Austen and Cavell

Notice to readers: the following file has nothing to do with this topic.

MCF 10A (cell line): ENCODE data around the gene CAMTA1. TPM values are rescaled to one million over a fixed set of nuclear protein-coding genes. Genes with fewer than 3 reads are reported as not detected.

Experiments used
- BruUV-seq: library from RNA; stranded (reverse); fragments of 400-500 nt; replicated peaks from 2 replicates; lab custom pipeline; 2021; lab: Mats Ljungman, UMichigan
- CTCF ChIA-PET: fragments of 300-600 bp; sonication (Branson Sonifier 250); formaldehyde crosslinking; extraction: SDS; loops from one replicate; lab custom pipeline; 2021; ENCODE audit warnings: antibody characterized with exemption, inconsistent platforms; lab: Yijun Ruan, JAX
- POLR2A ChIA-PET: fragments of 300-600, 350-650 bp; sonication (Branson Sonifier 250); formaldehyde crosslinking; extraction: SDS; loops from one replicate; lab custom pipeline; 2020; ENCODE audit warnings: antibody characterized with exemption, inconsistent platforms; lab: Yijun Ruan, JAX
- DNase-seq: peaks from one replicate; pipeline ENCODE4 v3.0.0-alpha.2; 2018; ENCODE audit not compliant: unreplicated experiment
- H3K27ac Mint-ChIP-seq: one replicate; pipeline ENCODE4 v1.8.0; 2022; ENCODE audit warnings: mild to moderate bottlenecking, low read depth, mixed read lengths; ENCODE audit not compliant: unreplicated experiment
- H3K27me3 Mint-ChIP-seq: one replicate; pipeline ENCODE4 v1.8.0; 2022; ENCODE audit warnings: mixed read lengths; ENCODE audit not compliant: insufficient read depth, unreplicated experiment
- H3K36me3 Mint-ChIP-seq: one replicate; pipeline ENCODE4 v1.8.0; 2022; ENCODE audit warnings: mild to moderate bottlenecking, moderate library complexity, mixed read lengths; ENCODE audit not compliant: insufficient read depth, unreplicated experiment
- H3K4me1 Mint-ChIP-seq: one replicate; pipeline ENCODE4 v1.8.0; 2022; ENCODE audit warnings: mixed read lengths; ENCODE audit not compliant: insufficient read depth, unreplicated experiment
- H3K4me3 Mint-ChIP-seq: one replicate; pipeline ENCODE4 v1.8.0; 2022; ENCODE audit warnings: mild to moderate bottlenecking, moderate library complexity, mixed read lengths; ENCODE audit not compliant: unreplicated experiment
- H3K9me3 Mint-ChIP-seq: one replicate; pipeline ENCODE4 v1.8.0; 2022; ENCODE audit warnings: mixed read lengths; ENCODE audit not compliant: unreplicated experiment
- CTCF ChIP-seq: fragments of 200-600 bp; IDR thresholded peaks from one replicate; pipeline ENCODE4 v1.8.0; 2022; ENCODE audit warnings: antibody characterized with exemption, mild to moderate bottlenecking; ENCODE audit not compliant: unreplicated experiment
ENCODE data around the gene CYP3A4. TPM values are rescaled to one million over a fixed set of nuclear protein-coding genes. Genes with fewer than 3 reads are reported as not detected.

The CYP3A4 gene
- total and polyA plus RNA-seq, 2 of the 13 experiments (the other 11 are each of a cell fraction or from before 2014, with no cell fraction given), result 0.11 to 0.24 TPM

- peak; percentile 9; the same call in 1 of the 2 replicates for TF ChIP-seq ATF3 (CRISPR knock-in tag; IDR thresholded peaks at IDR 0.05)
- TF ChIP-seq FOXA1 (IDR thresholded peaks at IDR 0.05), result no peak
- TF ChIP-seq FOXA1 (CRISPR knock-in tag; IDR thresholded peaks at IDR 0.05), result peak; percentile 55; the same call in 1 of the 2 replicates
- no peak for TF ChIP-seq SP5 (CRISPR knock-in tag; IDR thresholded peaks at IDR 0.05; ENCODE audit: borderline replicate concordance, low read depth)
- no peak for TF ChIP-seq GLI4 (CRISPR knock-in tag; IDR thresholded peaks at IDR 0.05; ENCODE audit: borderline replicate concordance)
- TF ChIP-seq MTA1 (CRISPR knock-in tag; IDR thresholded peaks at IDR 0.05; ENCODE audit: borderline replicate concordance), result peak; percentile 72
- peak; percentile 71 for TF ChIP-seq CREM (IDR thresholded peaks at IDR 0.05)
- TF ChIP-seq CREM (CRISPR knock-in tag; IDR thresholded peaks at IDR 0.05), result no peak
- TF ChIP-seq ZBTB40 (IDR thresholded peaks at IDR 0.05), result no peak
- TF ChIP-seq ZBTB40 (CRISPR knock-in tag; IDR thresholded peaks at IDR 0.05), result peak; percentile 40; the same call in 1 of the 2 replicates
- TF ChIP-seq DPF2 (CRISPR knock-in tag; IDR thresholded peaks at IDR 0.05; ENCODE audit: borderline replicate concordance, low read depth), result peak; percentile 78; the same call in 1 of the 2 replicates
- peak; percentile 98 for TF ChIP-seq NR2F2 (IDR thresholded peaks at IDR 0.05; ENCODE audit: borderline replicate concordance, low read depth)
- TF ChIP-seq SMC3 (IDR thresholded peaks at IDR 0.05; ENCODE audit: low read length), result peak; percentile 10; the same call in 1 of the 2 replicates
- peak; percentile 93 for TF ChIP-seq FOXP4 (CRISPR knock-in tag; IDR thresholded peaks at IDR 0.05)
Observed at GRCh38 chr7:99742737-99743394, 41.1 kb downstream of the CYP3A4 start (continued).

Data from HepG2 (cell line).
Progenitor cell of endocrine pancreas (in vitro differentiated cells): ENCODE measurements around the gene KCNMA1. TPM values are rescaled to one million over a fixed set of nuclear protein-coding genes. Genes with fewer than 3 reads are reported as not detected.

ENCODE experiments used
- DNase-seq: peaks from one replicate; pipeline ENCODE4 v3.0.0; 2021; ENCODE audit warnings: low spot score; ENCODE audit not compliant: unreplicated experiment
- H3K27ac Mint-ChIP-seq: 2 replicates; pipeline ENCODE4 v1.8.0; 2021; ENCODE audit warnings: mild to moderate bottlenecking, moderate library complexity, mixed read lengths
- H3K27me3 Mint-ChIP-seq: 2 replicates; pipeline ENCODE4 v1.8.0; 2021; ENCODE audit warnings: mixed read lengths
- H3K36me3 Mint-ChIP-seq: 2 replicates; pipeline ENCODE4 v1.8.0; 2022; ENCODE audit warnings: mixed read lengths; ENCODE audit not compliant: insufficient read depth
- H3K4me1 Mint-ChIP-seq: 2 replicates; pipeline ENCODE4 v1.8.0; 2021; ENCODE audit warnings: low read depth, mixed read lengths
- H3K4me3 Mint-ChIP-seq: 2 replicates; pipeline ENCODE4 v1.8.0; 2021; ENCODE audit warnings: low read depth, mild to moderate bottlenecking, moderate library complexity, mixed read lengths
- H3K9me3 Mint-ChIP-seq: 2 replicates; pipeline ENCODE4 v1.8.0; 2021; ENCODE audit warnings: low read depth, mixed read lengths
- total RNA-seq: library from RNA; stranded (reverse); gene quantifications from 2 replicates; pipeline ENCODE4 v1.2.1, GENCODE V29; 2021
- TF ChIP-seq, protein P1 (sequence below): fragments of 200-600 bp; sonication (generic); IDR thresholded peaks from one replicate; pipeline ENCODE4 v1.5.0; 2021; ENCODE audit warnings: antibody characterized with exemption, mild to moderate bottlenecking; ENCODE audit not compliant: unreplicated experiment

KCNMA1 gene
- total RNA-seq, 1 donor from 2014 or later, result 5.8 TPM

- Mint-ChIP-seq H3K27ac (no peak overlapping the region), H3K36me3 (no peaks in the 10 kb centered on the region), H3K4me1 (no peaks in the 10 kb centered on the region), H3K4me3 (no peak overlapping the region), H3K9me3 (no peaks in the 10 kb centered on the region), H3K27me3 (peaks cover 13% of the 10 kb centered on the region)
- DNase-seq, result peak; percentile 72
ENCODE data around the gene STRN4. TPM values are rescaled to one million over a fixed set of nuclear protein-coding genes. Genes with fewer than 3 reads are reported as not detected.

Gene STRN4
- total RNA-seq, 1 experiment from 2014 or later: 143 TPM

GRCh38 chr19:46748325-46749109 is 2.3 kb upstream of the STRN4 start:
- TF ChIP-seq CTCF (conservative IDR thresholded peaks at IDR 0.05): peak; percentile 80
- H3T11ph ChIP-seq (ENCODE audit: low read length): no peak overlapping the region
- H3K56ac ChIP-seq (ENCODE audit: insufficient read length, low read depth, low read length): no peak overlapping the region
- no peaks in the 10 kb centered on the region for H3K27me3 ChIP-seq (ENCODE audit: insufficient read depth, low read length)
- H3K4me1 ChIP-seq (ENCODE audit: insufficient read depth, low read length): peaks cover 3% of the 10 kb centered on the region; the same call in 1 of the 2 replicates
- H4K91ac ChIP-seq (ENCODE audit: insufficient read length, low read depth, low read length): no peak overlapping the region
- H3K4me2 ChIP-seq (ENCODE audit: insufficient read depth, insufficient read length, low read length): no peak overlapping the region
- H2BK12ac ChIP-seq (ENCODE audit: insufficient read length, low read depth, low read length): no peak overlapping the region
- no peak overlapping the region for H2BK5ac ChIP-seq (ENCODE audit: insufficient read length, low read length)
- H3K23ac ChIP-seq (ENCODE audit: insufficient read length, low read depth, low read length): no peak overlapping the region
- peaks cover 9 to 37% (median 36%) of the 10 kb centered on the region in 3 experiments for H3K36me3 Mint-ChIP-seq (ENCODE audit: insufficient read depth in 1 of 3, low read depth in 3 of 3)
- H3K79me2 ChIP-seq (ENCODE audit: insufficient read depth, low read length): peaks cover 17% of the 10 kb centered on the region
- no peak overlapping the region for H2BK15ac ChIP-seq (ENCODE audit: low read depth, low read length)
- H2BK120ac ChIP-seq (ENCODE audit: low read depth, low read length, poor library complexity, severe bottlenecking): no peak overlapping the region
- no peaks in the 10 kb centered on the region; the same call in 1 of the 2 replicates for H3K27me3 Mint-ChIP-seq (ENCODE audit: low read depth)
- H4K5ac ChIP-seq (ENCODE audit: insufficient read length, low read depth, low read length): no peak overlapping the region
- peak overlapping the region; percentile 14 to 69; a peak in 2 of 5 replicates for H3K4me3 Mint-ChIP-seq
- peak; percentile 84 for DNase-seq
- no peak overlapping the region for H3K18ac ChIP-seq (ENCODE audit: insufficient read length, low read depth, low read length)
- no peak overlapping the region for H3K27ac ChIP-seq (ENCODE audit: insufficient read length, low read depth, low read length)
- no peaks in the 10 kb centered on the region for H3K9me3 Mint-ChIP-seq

Taking its departure from Stanley Goldstein’s adoption of himself as Stan Cavell, this essay argues that marriage and adoption are twinned locations where normative patterns of pairing and kinship are first unstitched and then rewoven in the necessarily elusive forms of Cavellian perfectionism. After a review of Cavell’s own belated engagements with Austen’s fiction, the essay offers, first, a reading of a central Cavellian trope, remarriage, in a novel he ignores, Persuasion; and, second, a reading of Emma as a novel preoccupied with adoption. Because Cavell does not attend to cinematic Austen, I pay special attention to the 2009 Jim O’Hanlon film of Emma and argue that both the novel and the film offer a human world in which adoption and marriage are isomorphic forms suffered by and available to, however elusively, the perfectionist quest.